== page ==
A working principle for charge air coolers:
A charge air cooler manufactured by Vestas aircoil will feature within it, a series of tube and fin elements. Fins are mechanically bonded to the outer surface of the tube. The principle is simple. By increasing the surface area, there is a consequent increase in the cooling surface, providing the bond between the tube and the fin is sufficiently strong to allow energy (heat) to pass. The same principle is used in reverse in a water heater (radiator).
The materials of construction are important: It’s all too easy to cut corners here. Of course, the prudent engineer wishes to purchase at the best possible price, but consider the lifetime you expect from the replacement and how an air cooler company achieves your requirement.
You should expect, first of all, that the materials of construction are of suitable quality and that the supplier can prove the case. Copies of material certificates should be available for inspection by you if you wish. 90/10 cooper nickel tubes are the optimum choice, but there are higher grades too if appropriate. As for the fins, copper is the correct material. If a company offers aluminum fins, you can expect a very short operational life.
The replacement cooler should be constructed in a way, which accounts for all the physical stresses that it will encounter. Of course, the cooler has no moving parts and is therefore often considered of less importance, but what happens if the cooler begins to fall apart in your engine?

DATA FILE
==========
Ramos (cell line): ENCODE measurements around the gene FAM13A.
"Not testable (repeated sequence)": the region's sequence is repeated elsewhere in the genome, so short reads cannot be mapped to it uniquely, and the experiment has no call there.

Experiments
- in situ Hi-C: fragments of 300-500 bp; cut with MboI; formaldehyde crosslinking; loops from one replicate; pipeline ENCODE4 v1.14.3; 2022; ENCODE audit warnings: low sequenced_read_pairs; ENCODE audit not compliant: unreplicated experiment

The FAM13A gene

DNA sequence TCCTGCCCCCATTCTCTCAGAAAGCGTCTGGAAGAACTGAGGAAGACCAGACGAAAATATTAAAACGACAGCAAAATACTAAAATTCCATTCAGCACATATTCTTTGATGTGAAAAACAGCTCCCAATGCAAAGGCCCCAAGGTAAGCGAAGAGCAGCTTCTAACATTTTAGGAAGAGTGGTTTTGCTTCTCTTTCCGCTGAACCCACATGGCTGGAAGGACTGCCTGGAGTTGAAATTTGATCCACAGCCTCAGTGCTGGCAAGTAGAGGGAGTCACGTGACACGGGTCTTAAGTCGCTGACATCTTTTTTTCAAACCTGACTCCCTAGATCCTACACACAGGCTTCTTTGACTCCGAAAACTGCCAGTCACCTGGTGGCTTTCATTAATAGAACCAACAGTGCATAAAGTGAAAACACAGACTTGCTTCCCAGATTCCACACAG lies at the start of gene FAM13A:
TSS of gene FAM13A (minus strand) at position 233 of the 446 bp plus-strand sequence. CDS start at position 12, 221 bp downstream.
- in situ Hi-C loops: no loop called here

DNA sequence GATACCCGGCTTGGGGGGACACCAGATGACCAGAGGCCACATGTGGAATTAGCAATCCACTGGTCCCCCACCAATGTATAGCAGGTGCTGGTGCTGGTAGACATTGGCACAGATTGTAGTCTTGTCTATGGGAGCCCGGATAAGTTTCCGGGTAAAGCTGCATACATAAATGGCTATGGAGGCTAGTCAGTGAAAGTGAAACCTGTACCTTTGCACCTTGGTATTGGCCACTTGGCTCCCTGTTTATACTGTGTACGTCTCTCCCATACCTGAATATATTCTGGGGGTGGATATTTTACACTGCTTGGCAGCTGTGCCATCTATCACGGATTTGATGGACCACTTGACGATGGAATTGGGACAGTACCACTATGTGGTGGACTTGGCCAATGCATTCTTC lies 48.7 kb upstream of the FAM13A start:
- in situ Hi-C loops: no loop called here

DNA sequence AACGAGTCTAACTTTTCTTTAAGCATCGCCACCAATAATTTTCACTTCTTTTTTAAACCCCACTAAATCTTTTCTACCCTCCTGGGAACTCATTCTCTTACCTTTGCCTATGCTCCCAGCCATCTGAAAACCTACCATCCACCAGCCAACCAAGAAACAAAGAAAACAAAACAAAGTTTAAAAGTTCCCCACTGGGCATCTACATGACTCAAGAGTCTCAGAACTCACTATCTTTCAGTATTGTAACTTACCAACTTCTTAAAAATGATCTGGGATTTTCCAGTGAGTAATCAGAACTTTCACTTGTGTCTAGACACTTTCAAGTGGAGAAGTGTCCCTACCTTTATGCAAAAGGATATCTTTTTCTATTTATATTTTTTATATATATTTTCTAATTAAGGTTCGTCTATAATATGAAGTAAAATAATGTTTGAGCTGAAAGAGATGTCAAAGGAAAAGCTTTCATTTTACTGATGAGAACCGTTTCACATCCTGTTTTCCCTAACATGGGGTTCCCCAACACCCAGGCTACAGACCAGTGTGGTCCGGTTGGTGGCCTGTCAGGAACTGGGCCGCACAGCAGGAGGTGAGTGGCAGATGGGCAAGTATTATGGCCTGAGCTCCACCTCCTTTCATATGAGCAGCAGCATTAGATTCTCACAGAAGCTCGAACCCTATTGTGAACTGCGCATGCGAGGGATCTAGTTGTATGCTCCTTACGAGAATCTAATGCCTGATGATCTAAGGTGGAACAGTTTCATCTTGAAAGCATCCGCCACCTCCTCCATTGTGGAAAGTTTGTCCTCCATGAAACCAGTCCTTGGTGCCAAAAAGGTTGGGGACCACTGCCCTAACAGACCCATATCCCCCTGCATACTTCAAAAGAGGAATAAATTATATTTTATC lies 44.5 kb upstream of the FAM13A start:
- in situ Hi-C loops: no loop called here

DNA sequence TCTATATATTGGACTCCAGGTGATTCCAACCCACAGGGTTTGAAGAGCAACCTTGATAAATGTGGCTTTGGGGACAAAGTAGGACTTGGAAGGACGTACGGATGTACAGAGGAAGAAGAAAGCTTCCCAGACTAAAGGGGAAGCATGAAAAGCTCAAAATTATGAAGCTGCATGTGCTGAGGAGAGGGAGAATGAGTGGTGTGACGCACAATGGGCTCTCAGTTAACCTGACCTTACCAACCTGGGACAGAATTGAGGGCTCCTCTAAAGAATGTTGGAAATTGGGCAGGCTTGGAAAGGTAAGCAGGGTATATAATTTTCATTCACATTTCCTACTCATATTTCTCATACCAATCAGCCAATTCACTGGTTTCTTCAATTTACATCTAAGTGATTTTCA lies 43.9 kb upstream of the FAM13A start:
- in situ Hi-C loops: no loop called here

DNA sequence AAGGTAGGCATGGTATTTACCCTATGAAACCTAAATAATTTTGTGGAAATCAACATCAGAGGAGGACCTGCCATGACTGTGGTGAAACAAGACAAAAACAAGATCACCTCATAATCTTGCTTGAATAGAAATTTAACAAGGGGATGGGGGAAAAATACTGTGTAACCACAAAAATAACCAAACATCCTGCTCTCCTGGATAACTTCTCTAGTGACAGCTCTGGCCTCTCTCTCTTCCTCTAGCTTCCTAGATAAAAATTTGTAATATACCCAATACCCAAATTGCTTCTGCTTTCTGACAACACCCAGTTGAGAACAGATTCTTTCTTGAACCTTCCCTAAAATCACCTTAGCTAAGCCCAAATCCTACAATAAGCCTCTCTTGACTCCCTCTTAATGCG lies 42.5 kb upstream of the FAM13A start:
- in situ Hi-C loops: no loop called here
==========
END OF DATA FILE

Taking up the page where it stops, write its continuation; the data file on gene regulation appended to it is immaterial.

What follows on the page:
Its design should allow for the stress of uneven expansion and contraction caused by a temperature difference in excess of 150 degrees C across it. It should also be rigid enough to withstand, sometimes, significant vibration.
A full tube support mechanism is therefore essential. Integral tube supports plates, positioned at intervals along the length of the air cooler are recommended. These plates are in effect intermediate tube plates and allow every tube to be mechanically bonded to every other tube, not just at either end of the cooler but throughout its entire length. If individual tubes or rows of tubes are allowed to float free or simply clamped with bars on the outside face of the cooler fins, then there is nothing to stop early mechanical failure caused by vibration. Our advice would be to question any potential supplier on this specific point in detail.
How are the fins attached to the tubes? There are two ways, and both are available from Vestas aircoil a/s. either by full immersion of the finished elements in to a bath of tin (Tin coated); thus effectively turning the fins and tubes into one solid component. Or: by expanding the diameter of the tube beyond its point of elasticity (Standard); thus gripping the fins to it. Both methods are effective but the coated versions have advantages in contaminated environments.
There is a significant advantage if the number of separate components is kept to a minimum. A “mono block” fin and tube element, encompassing as many tubes as possible is preferable. The lifetime of the product will be longer where the possibility of separate components interacting against each other is removed.
Vestas has extended its maximum fin width to 77 tubes wide, big enough for almost all size of coolers – we call it a “MonoBlock” element. A MonoBlock combined with a full integral support plate means there is effectively a one piece element. Fewer components means a more robust air cooler. Perfect where there is vibration.